The Problem With Philipp Plein’s Kobe Bryant Tribute
Over the weekend, Philipp Plein presented his Fall/Winter 2020 show during Milan Fashion Week. The show was over the top, as most Plein shows tend to be, and included a questionable tribute to the late basketball icon Kobe Bryant who, along with his 13-year old daughter Gianna, died in a helicopter crash less than a month ago.
During the show, models donned purple sequined jerseys emblazoned with Swarovski crystals and featuring a bold “24” graphic, which was Bryant’s jersey number, and stamped with the brand’s own Plein logo where the Lakers name should be. If that wasn’t cringe-inducing enough, the runway stage featured large gold sculptures of — of all things — two similarly branded Plein helicopters. The attempted tribute to one of the biggest sports legends of our time has been met with a highly negative response, with many calling it inappropriate and tasteless.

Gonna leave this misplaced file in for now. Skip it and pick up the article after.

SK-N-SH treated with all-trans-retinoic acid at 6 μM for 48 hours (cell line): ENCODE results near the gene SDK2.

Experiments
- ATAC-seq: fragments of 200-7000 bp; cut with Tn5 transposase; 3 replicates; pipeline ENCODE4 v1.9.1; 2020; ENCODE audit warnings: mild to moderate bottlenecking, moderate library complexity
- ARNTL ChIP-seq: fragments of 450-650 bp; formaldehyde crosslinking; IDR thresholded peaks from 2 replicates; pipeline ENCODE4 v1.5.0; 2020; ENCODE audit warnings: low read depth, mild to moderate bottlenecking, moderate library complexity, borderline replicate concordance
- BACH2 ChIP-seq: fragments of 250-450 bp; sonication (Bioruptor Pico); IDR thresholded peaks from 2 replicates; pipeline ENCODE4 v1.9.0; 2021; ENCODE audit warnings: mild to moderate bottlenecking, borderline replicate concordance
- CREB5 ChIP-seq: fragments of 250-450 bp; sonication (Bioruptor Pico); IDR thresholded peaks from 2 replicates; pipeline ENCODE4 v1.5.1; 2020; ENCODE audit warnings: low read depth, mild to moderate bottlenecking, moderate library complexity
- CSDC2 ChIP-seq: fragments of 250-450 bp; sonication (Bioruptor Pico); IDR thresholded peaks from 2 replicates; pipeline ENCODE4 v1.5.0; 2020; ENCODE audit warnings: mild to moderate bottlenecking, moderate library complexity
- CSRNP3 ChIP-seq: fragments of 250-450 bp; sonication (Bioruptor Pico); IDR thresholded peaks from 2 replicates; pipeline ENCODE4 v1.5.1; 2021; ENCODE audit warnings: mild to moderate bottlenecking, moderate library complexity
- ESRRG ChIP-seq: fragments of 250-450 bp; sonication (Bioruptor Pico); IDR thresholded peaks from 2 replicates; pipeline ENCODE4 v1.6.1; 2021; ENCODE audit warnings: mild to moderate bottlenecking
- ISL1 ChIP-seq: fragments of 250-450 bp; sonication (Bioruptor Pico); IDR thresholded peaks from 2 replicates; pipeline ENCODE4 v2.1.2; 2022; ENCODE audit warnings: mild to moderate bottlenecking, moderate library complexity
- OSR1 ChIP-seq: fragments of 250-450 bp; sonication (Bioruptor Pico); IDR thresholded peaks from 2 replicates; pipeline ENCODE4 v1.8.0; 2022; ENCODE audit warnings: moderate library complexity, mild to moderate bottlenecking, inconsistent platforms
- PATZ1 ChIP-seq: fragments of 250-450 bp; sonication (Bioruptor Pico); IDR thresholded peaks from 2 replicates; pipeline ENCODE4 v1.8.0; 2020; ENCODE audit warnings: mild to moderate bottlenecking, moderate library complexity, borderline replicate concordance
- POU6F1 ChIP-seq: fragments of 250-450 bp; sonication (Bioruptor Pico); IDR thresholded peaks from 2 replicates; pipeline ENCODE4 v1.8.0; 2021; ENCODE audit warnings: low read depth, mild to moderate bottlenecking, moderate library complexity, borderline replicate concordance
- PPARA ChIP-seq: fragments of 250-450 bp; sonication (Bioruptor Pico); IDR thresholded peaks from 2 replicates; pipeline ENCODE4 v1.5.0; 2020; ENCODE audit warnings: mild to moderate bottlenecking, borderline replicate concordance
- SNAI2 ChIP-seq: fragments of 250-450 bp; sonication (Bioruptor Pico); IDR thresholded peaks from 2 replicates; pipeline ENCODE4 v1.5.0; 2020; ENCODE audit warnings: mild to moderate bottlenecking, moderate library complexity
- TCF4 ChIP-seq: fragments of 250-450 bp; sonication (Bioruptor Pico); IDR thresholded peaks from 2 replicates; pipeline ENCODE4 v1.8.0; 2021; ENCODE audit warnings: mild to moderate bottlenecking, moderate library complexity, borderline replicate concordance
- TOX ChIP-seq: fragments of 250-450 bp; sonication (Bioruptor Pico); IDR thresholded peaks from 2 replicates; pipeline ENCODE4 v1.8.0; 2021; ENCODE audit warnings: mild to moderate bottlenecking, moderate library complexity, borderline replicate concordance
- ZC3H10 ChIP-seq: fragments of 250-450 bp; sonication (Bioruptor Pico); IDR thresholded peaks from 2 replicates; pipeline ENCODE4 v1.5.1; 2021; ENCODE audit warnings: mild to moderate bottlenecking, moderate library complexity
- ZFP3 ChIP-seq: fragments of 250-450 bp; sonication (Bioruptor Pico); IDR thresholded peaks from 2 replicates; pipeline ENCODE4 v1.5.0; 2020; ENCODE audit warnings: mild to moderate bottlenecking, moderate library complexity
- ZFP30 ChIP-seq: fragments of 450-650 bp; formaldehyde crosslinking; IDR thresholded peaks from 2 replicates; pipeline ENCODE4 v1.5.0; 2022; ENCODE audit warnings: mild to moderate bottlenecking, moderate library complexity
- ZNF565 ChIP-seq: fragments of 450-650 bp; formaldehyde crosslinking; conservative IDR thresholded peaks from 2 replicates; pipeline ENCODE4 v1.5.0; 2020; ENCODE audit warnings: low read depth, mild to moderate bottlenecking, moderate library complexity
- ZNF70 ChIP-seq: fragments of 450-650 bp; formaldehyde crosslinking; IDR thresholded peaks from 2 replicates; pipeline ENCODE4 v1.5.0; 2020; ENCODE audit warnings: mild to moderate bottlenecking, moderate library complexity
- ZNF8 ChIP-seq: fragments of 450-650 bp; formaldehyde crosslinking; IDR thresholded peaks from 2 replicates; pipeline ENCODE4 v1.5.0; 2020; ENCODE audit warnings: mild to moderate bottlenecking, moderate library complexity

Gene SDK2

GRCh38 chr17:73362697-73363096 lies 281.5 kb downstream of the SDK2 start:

The designer told Vogue that the helicopters had been commissioned for the show before Bryant’s passing and that it was too late to remove them from the presentation. (Last-minute changes happen all the time during fashion shows so this response is dubious at best.) It’s understandable that Plein would want to honor Bryant, but the spectacle of it all makes it look like he’s merchandising the death of an icon — one source reported that the aforementioned jerseys were retailing for over $3000. Plein did announce that he would make $20,000 donation in Bryant’s name to the Mamba & Mambacita Sports Foundation and that a portion of profits from the collection would be donated to the cause. But this effort was immediately overshadowed by the designer’s own theatrics, thus rendering its intent questionable.
There’s a right way to perform a proper and thoughtful tribute. And it sure as hell doesn’t involve shameless Swarovski-studded self-promotion.